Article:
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Editorial - Diabetes Management (2016) Volume 6, Issue 1

Dietary Cholesterol and Diabetes, What Do We Know About This Relationship?

Corresponding Author:
Maria Luz Fernandez
Department of Nutritional Sciences, University of Connecticut Storrs, CT 06269, USA
E-mail: [email protected]

The new USDA dietary guidelines, released on January 7, 2016, removed the upper limits for dietary cholesterol [1] on what would appear to be a bold and unprecedented decision. However, US is not the only nation recognizing that dietary cholesterol does not affect blood cholesterol levels since similar dietary guidelines have been supported by a number of countries for the past few years [2]. In support of these guidelines, Eckel et al. [3] had already published in 2014 a report on life style and heart disease in which they clearly stated that there was not sufficient evidence to sustain that reducing dietary cholesterol would reduce LDL cholesterol.

Although the lack of effect of dietary cholesterol (or eggs, that have been used as a high cholesterol- containing food) on coronary heart disease risk has been demonstrated both in epidemiological analysis and well-controlled clinical trials for healthy populations [4], there is still a level of uncertainty on the association between dietary cholesterol and diabetes. Most of the controversy raises from epidemiological data in which dietary cholesterol has been correlated to either have an increased risk for heart disease [5,6], or no effect [7,8] in diabetic individuals. Therefore, a possibility that dietary cholesterol could have a negative effect on diabetic patients appears to be a legitimate concern according to epidemiological analysis although the presence of confounding variables cannot be ruled out.

In contrast to epidemiological analysis, clinical interventions assessing the effects of eggs (dietary cholesterol) on diabetic patients have failed to find detrimental effects on plasma lipids, glucose metabolism or inflammation [9-11]. In contrast, these studies reported beneficial effects of eggs in these patients. For example, in a clinical trial in which high and low cholesterol diets were provided to 65 individuals with type-2 diabetes mellitus [9], authors reported no differences in plasma lipids between groups while the high cholesterol diet was more effective in improving glycemic control and the plasma lipid profile by raising HDL cholesterol [9]. Ballesteros et al. [10] reported that in a randomized cross-over intervention in 29 diabetic patients, consumption of 1 cup of oatmeal versus 1 egg for breakfast did not change plasma lipids, lipoprotein size distribution, glucose, insulin or insulin resistance but resulted in improvements in inflammatory markers and liver enzymes [10]. In another study, 140 patients with diabetes were assigned to consume either a high egg diet (2/d) or a low egg diet (2/ wk.) for 6 weeks [11]. No adverse effects on the lipid profile was observed in those individuals with the high egg intake; this groups also reported to be less hungry and to have a greater satiety after breakfast.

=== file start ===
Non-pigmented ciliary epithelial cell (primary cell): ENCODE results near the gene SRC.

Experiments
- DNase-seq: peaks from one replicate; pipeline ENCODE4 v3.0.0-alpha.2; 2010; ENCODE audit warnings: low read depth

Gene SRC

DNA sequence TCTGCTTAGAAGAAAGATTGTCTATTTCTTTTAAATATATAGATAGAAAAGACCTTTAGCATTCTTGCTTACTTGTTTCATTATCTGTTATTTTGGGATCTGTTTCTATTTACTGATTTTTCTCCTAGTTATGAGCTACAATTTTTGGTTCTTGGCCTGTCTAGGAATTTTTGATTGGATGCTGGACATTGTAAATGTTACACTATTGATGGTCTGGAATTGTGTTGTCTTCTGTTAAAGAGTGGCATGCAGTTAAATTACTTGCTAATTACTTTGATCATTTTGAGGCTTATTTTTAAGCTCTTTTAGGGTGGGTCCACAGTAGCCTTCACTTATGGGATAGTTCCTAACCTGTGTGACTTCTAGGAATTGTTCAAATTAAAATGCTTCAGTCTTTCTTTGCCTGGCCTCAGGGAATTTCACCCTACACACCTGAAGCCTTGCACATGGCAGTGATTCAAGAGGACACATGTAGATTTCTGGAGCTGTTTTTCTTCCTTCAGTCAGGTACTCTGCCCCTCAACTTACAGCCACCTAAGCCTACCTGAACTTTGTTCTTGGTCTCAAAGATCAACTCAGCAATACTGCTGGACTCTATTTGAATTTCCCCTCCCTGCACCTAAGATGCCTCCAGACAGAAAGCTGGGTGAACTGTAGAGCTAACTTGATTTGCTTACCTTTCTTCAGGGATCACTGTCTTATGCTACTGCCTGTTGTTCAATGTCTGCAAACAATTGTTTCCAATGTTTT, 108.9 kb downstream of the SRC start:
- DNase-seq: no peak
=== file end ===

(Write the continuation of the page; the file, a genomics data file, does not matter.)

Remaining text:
It is then clear that the few clinical interventions, which have been conducted in diabetic patients, have reported similar findings [9-11], that is a lack of detrimental effects of eggs on lipoprotein or glucose metabolism. However, there is controversy in terms of epidemiological data on this regard [5-8], In order to have a better understanding between the relationship of dietary cholesterol and risk for heart disease in conditions of diabetes, more prospective studies should focus on the evaluation of these relationships and increased number of clinical interventions should be conducted before a solid conclusion can be reached.

References